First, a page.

Twitter bots played disproportionate role spreading misinformation during 2016 election

produced by independent third-party organizations of outlets that regularly share false or misleading information. These sources — such as websites with misleading names like “” — include outlets with both right- and left-leaning points of view.

The researchers also identified other tactics for spreading misinformation with Twitter bots. These included amplifying a single tweet — potentially controlled by a human operator — across hundreds of automated retweets; repeating links in recurring posts; and targeting highly influential accounts.

For instance, the study cites a case in which a single account mentioned @realDonaldTrump in 19 separate messages about millions of illegal immigrants casting votes in the presidential election — a false claim that was also a major administration talking point.

The researchers also ran an experiment inside a simulated version of Twitter and found that the deletion of 10 percent of the accounts in the system — based on their likelihood to be bots — resulted in a major drop in the number of stories from low-credibility sources in the network.

“This experiment suggests that the elimination of bots from social networks would significantly reduce the amount of misinformation on these networks,” Menczer said.

The study also suggests steps companies could take to slow misinformation spread on their networks. These include improving algorithms to automatically detect bots and requiring a “human in the loop” to reduce automated messages in the system. For example, users might be required to complete a CAPTCHA to send a message.

Although their analysis focused on Twitter, the study’s authors added that other social networks are also vulnerable to manipulation. For example, platforms such as Snapchat and WhatsApp may struggle to control misinformation on their networks because their use of encryption and destructible messages complicates the ability to study how their users share information.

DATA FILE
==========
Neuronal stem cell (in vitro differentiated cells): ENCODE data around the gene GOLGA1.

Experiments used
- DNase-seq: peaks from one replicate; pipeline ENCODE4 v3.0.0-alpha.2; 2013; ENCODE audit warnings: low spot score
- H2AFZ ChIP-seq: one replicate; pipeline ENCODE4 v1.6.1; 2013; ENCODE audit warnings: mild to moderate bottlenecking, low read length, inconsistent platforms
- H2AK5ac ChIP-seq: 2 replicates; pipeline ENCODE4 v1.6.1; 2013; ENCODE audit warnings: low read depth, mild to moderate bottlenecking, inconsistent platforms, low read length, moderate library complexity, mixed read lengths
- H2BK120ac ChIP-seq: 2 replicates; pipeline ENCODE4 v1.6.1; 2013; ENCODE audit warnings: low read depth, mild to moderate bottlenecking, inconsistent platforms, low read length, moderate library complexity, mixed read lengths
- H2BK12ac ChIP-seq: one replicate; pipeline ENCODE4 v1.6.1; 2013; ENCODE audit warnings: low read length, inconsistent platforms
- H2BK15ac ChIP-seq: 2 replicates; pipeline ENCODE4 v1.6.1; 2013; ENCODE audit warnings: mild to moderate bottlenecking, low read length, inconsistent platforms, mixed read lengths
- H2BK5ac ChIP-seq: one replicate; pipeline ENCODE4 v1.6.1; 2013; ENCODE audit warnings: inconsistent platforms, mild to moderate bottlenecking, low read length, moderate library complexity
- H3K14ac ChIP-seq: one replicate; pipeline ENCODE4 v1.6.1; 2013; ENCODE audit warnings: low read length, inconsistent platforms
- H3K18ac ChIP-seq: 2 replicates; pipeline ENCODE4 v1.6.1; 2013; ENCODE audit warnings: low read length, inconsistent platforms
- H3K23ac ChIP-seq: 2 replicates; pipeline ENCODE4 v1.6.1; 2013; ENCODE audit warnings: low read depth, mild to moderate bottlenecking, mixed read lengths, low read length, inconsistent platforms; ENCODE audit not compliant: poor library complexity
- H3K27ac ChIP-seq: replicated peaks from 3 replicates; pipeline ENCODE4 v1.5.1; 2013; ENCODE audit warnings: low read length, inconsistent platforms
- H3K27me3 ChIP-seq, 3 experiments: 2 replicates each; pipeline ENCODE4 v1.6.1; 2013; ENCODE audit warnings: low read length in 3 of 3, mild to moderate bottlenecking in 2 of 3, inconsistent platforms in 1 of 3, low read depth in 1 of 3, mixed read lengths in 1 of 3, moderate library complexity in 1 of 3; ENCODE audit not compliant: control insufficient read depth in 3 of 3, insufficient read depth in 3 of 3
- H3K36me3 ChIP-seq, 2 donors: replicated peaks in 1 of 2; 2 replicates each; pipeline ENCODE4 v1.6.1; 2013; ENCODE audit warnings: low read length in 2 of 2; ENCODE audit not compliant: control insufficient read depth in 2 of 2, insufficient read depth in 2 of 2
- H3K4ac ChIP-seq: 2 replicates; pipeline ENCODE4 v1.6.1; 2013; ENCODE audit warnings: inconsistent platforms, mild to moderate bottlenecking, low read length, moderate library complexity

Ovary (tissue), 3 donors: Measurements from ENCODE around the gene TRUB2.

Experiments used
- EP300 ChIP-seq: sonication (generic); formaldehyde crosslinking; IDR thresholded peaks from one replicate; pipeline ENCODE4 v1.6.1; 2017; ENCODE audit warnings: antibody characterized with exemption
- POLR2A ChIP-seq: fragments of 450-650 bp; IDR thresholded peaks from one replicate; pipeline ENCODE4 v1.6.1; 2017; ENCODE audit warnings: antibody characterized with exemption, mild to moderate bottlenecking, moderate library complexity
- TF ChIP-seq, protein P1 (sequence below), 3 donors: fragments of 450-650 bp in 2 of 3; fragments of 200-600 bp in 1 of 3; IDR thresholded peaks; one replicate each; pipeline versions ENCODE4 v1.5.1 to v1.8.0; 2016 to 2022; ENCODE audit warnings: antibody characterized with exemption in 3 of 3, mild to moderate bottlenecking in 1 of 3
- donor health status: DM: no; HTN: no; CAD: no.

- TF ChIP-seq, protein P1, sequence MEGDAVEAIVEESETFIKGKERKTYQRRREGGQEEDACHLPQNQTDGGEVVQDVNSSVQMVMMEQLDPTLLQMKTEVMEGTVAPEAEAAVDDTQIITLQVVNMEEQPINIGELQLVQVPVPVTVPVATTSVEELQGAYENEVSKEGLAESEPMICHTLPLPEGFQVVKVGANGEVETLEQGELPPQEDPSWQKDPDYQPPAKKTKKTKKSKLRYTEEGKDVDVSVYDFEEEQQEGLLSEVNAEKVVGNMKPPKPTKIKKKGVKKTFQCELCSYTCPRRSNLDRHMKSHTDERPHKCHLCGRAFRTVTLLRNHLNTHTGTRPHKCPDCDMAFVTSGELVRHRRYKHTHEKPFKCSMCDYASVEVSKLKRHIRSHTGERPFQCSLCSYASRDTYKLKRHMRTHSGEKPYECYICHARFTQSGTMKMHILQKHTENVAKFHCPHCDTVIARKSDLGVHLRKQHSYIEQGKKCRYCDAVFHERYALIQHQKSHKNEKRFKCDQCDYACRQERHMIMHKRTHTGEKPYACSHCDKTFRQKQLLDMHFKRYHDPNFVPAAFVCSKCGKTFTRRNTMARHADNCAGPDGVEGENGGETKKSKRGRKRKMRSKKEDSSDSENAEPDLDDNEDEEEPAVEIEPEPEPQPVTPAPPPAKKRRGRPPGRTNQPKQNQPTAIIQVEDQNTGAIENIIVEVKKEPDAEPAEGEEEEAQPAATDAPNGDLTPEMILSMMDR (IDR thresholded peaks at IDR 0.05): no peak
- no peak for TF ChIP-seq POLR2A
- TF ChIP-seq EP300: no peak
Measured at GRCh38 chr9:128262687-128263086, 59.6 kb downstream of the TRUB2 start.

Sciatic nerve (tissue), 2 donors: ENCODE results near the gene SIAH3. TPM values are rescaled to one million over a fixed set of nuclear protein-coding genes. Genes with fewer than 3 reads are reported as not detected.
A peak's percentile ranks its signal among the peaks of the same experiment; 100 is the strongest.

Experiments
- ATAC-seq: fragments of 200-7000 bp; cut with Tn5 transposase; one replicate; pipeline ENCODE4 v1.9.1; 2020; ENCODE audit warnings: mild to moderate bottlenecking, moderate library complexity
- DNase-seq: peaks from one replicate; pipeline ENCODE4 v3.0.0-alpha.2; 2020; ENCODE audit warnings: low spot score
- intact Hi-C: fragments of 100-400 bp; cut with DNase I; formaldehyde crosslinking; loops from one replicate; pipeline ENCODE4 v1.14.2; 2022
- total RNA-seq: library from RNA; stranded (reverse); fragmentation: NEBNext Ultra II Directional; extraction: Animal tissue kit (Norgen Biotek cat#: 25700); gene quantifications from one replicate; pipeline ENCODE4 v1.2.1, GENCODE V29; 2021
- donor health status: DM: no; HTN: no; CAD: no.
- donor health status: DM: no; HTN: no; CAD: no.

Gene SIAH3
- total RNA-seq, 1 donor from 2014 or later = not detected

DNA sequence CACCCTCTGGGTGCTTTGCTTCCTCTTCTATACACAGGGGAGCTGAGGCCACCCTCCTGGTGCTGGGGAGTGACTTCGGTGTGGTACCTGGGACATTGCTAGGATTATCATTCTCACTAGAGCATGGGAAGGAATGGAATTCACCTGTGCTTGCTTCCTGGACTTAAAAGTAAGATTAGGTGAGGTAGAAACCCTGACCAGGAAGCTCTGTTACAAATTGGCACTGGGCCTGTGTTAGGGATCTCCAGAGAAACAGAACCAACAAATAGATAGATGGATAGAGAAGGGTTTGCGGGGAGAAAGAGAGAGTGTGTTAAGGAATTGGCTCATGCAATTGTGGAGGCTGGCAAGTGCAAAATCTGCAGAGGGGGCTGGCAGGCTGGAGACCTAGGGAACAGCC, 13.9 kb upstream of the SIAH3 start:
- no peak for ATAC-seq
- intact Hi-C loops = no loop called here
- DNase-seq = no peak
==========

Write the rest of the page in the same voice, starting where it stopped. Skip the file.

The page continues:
“As people across the globe increasingly turn to social networks as their primary source of news and information, the fight against misinformation requires a grounded assessment of the relative impact of the different ways in which it spreads,” Menczer said. “This work confirms that bots play a role in the problem — and suggests their reduction might improve the situation.”

To explore election messages currently shared on Twitter, Menczer’s research group has also recently launched a tool to measure “Bot Electioneering Volume.” Created by IU Ph.D. students, the program displays the level of bot activity around specific election-related conversations, as well as the topics, user names and hashtags they’re currently pushing.

Additional authors on the study are Alessandro Flammini, a professor in the IU School of Informatics, Computing and Engineering; Kai-Cheng “Kevin” Yang, an IU Ph.D. student; Chengcheng Shao of the National University of Defense Technology in China, who was a visiting professor at IU at the time of the study; and Onur Varol of Northeastern University, who was a Ph.D. student at IU at the time of the study. Ciampaglia is now an assistant professor at the University of Southern Florida.

This work was supported in part by National Science Foundation, the James S. McDonnell Foundation and the Democracy Fund.

— Read more in Chengcheng Shao et al., “The spread of low-credibility content by social bots,” Nature Communications 9, Article number: 4787 (2018) (DOI: 10.1038/s41467-018-06930-7)